- Do not over-focus on the details of the affair. It is extremely important for the hurt partner to have adequate information and full disclosure about the affair in order to re-build trust and begin healing from infidelity. Each time new details about the affair keep surfacing, or if lies continue to be uncovered, the hurt person goes back to square one with healing and trust, and the progress that has been made to that point is undone. Be careful about becoming too detail oriented, however. Before you ask questions to the partner who strayed, ask yourself: Will the answer to this question truly help me/us to heal? Then be completely honest with yourself! Sometimes, the intimate details can be the most difficult to work through and get out of your mind, when you are already struggling with obsessive thoughts. You have to be able to “hold” the information you ask for. If you aren’t sure how knowing will affect you, maybe you shouldn’t know. It is absolutely necessary to know who it happened with, what indiscretions were committed, when, how long, and where the affair happened, and that it has ended. Knowing too many extreme details can be just as damaging and hurtful as not knowing the details you need. It is a fine line between the two, and talking with a counselor who works with infidelity can be helpful to sort this issue out. Most people are searching to answer the question of why the person chose to stray in the first place, thinking that if they ask more and more questions, it will begin to make sense and will make their pain go away. This couldn’t be further from the truth! Trying to make total sense out of infidelity doesn’t make the pain go away, nor does knowing why it happened make the infidelity okay. Only time spent committed to healing can help with the pain you are experiencing. Instead of over-focusing on the details of what happened, which will keep you stuck, focus that energy on what you need to move forward in healing your pain.
- Try to limit the amount of time the conversation between you and your partner is focused on the infidelity. It is important for the hurt spouse to feel heard, and their emotions validated. It’s also important for the unfaithful partner to adequately grasp and communicate how deeply the hurt partner feels violated. Listen to their feelings and do not become defensive. Let your partner know you understand and regret what you have done, even though that doesn’t make the situation, nor their pain, go away. At the same time, the hurt partner needs to understand that the participating partner also has limitations to how much they can process and hear at any given time. That doesn’t mean that they aren’t committed to healing. Try not to blindside your partner with your questions and pain. If it isn’t an appropriate time to discuss things, negotiate a time to come back to the discussion, and then follow through. Some couples find it helpful to set aside time that is devoted strictly to communicating about the affair, whether a 15 minute period of time each day, or on a weekly basis, depending on what works best for your relationship and for both partners. Also, make sure that you find balance as a couple in talking about other things, too- not just the infidelity.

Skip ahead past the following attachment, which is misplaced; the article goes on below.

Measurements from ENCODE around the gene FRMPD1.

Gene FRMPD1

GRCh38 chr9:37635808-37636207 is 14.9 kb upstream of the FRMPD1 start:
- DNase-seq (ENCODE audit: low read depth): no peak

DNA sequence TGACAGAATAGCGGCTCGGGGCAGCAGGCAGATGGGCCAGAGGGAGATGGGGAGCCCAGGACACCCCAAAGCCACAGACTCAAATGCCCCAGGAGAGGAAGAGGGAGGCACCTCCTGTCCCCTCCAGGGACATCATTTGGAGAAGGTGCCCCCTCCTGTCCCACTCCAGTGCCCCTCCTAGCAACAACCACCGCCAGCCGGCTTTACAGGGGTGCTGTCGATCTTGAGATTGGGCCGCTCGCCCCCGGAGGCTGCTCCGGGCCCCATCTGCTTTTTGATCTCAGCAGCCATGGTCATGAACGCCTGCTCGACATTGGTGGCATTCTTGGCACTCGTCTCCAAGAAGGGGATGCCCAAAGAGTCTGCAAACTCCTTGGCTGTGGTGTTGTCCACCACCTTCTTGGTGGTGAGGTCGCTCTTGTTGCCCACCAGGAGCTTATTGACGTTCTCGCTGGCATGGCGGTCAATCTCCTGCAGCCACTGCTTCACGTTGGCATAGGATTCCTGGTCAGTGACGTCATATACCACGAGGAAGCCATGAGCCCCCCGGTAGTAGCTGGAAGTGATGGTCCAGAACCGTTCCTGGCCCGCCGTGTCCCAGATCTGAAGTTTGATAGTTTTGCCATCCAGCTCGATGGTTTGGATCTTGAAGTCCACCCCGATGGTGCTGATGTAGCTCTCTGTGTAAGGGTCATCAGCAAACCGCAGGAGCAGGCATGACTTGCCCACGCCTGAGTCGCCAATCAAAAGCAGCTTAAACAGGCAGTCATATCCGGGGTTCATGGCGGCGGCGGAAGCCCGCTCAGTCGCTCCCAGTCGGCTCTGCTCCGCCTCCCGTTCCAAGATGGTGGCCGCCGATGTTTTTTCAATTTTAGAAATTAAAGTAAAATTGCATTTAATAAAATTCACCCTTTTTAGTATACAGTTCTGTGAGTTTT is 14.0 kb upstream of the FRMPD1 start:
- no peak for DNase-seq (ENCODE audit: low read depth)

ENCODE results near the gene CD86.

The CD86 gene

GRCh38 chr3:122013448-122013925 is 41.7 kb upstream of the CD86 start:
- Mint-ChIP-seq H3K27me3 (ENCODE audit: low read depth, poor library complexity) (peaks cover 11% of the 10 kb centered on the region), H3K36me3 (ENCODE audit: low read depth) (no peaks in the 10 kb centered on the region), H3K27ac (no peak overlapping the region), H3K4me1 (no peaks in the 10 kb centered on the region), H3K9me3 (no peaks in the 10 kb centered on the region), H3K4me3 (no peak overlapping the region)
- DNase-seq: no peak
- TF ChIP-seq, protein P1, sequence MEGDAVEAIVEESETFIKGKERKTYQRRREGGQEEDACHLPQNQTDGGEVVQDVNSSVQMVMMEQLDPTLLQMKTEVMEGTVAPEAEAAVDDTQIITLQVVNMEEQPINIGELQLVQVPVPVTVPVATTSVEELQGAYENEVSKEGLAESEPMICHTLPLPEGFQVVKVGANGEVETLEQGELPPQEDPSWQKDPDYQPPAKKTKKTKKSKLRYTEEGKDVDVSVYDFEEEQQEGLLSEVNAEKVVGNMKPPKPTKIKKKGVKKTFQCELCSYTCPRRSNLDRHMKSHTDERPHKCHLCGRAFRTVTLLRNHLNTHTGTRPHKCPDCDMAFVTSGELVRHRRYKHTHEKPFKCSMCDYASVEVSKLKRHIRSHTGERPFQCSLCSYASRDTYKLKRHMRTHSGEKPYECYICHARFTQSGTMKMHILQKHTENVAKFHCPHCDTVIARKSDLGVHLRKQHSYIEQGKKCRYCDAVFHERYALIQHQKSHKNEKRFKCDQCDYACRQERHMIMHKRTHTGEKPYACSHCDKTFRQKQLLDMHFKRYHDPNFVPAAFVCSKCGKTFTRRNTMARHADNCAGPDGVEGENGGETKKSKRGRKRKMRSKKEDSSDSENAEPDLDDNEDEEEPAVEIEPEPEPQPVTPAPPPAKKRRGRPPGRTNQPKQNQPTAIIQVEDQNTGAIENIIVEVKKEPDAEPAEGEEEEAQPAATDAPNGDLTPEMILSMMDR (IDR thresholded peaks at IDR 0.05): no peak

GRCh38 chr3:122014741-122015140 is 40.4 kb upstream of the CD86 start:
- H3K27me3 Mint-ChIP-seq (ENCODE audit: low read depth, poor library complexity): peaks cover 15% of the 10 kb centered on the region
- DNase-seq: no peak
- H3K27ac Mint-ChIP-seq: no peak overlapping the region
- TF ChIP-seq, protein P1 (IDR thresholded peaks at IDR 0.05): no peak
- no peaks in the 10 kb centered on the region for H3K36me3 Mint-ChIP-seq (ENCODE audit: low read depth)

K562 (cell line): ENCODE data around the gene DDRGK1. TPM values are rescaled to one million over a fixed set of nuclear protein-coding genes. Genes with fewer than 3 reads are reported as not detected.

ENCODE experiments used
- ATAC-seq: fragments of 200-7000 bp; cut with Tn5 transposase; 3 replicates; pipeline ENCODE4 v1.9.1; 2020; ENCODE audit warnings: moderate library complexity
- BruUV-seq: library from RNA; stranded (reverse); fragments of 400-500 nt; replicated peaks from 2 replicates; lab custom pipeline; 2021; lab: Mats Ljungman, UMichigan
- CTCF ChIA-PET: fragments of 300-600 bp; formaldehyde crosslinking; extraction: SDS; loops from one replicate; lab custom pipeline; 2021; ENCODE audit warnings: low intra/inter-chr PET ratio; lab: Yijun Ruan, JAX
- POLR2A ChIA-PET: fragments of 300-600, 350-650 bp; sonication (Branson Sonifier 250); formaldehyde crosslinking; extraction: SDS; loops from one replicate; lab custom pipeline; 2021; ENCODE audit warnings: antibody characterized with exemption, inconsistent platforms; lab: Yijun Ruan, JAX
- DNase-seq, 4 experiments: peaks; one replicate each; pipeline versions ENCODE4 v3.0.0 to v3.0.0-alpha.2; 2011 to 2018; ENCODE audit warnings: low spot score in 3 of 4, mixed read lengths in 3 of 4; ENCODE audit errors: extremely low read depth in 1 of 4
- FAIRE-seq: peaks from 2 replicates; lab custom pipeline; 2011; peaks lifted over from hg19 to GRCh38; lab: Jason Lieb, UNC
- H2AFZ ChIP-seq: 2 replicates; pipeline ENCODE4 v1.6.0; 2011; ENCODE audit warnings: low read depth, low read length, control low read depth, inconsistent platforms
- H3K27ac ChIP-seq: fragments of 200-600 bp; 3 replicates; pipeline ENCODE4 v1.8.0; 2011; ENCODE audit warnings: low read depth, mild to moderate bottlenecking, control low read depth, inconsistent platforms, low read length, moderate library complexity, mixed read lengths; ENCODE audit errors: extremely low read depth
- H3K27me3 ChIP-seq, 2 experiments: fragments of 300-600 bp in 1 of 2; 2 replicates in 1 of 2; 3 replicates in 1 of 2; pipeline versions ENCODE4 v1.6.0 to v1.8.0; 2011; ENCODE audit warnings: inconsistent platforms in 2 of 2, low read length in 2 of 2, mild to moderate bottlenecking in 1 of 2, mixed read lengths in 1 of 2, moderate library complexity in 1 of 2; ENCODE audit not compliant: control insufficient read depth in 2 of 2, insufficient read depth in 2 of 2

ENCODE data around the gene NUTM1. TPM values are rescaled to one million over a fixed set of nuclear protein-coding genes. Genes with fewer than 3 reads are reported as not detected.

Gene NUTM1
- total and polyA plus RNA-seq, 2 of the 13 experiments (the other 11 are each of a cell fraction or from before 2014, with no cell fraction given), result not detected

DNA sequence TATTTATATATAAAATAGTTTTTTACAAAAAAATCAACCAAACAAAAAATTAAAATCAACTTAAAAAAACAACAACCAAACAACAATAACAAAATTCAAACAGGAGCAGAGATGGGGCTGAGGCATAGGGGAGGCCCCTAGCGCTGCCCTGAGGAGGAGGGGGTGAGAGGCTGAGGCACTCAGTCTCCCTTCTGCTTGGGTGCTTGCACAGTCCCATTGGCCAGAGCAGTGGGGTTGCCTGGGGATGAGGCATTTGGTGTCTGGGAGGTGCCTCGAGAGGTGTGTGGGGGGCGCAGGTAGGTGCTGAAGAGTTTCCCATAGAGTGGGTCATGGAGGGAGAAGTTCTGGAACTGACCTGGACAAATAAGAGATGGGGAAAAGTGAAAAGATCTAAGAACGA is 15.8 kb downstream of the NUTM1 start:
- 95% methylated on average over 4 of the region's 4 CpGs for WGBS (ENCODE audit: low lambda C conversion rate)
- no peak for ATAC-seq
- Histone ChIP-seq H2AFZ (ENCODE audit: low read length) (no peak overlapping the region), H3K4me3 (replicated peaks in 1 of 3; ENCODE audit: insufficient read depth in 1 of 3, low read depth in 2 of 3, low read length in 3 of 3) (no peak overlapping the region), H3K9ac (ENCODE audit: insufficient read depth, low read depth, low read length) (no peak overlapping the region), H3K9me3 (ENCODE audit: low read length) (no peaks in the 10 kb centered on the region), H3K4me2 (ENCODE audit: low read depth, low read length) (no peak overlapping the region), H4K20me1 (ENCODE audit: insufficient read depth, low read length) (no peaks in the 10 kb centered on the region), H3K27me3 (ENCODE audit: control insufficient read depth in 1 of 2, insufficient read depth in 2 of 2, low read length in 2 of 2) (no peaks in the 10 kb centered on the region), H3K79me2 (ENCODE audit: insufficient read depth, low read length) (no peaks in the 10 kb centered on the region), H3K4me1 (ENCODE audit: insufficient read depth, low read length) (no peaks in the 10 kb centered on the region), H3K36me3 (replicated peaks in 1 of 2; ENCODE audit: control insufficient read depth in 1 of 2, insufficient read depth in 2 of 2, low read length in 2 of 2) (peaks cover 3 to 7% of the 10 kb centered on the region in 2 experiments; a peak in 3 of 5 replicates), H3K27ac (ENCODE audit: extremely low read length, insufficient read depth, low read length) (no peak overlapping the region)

If your marriage or relationship is healing from an affair, feel free to give us a call at (317)569-0046, or visit our website at www.imaginehopecounseling.com to set up an appointment or for more information. Imagine Hope Counseling Group provides marriage, relationship, family, and individual counseling for Indianapolis and the surrounding areas of Carmel, Noblesville, Zionsville, Fishers, and Westfield.
Sources: After the Affair by Janis Abrahms Spring, PhD
Surviving an Affair by Willard Harley
My Husband’s Affair Became the Best Thing That Ever Happened to Me by Anne Bercht
Torn Asunder: Recovering From Extramarital Affairs by Dave Carder and Duncan Jaenicke